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How much does MotoGP racing cost?

MotoGP 2018 Round Nine Sachsenring Germany

Here at Carole Nash Insidebikes, we absolutely love MotoGP. It’s the pinnacle of racing with the best riders, racing the most advanced machinery at the very best tracks on this planet. But as you can imagine, it doesn’t come cheap – in fact, MotoGP is a very, very costly sport.

And that’s the case for the premier class even if you’re if you just fancy running a satellite team, as a bike alone can cost up to a million euros to lease for a season, and you’ll need two of them for each rider before you even turn a wheel.

That first million is just for rental of the bike, with no spares, servicing costs or anything else factored in, and after the season has finished, you don’t even get to keep the bikes either. It goes straight back to the manufacturer, with no option to buy. Factory bikes with their extra parts and development will cost a lot more than that.

The reason that the costs for these bikes is so high is because of the sheer cost of building one. The electronics, for example, sit near enough the six-figure mark on their own, when you add up all the wiring, software and intricate tech that makes it up.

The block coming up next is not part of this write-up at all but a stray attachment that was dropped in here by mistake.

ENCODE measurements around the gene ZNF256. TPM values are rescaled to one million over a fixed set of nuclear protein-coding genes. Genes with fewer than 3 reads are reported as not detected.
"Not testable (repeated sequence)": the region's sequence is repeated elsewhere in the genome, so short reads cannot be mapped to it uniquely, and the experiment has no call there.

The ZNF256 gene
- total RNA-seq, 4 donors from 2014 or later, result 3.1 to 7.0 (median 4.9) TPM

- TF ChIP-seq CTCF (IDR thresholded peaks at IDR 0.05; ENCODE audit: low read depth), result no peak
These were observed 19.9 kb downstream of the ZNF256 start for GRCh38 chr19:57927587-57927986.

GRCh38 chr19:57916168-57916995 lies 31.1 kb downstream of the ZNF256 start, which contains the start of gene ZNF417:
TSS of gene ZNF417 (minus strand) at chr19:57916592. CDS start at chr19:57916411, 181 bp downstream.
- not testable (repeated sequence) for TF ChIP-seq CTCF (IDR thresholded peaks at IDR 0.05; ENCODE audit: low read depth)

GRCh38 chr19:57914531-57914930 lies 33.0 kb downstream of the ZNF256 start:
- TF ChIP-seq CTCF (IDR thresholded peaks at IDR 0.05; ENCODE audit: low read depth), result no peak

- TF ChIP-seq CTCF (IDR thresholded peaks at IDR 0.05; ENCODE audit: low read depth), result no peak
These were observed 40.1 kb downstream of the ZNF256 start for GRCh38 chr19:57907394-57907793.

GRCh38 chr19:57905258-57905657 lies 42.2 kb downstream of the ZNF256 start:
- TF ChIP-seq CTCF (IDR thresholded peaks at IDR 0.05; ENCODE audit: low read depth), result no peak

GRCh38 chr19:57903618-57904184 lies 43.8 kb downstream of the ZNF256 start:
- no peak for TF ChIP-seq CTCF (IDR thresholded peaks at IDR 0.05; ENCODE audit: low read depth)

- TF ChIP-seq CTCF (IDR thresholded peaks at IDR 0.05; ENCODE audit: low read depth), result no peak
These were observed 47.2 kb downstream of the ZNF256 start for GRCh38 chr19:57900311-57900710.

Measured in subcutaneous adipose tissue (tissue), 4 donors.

The chassis and engine are also incredibly expensive and need regular servicing, but smaller components like the brakes aren’t cheap either, even with the FIM’s €70,000 price cap on the front brake kit. And then you need loads of spares, such as the fully carbon fairings, at least six sets of wheels to cover all the different tyre options, which adds up when you work out that each rim will set you back about €4000.

For Michelin to then cover each rim in rubber, you’ll have to spend over 1.2 million euros at each round, which certainly ,adds up over 21 rounds, alongside testing too.

You then have to factor in the travelling and staffing element, which will probably end up bordering on near enough three million euros. This is to cover a whole host of travel expenses, for about 30 staff that covers everything from riders to hospitality staff, and of course to get your hospitality and everything over too. Oh, and you’ll have to pay for a nice unit, to look after sponsors, guests, and your crew at each round. And that’s before you’ve paid your star riders a salary….

So, all in all it isn’t cheap. Maybe we’ll just stick to watching it on BT Sport…

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